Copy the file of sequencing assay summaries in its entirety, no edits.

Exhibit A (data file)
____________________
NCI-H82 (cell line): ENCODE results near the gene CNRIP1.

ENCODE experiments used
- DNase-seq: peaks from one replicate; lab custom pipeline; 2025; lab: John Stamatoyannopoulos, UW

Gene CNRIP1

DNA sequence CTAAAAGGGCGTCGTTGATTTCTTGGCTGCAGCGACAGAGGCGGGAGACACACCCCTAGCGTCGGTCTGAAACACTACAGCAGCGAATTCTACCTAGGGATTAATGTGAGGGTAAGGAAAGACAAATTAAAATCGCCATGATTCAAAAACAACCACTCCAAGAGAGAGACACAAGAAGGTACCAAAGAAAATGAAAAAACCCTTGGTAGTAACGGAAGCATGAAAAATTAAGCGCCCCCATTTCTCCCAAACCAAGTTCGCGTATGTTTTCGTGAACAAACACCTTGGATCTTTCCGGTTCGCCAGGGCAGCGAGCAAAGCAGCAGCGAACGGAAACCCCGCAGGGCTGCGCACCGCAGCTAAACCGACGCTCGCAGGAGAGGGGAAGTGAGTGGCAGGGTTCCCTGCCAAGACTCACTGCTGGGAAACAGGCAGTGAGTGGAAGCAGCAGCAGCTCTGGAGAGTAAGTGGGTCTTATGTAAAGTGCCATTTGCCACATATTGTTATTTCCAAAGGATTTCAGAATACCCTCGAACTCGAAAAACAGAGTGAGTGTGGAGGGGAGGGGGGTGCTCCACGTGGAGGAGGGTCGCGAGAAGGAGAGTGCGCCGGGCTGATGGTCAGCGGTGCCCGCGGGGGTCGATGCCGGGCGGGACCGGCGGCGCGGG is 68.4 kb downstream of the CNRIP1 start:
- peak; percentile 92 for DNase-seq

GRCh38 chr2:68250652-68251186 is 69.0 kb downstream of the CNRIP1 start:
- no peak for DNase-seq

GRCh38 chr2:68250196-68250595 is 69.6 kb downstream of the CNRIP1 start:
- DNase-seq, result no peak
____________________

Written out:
NCI-H82 (cell line): ENCODE results near the gene CNRIP1.

ENCODE experiments used
- DNase-seq: peaks from one replicate; lab custom pipeline; 2025; lab: John Stamatoyannopoulos, UW

Gene CNRIP1

DNA sequence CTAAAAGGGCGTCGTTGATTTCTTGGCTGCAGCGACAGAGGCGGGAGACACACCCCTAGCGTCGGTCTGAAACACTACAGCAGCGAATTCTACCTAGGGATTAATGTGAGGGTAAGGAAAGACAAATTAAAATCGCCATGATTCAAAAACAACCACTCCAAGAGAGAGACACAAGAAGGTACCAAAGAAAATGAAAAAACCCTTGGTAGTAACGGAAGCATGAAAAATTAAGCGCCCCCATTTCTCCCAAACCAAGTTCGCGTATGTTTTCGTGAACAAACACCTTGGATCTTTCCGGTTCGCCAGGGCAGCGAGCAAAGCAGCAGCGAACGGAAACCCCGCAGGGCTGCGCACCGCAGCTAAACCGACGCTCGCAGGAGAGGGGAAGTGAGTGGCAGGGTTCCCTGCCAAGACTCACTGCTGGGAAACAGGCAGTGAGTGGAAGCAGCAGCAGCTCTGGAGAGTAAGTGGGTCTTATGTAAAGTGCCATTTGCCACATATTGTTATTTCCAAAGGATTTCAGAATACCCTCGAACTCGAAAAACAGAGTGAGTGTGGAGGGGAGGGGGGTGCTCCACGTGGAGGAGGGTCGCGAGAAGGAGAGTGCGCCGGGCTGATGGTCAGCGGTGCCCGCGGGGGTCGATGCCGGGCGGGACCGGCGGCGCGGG is 68.4 kb downstream of the CNRIP1 start:
- peak; percentile 92 for DNase-seq

GRCh38 chr2:68250652-68251186 is 69.0 kb downstream of the CNRIP1 start:
- no peak for DNase-seq

GRCh38 chr2:68250196-68250595 is 69.6 kb downstream of the CNRIP1 start:
- DNase-seq, result no peak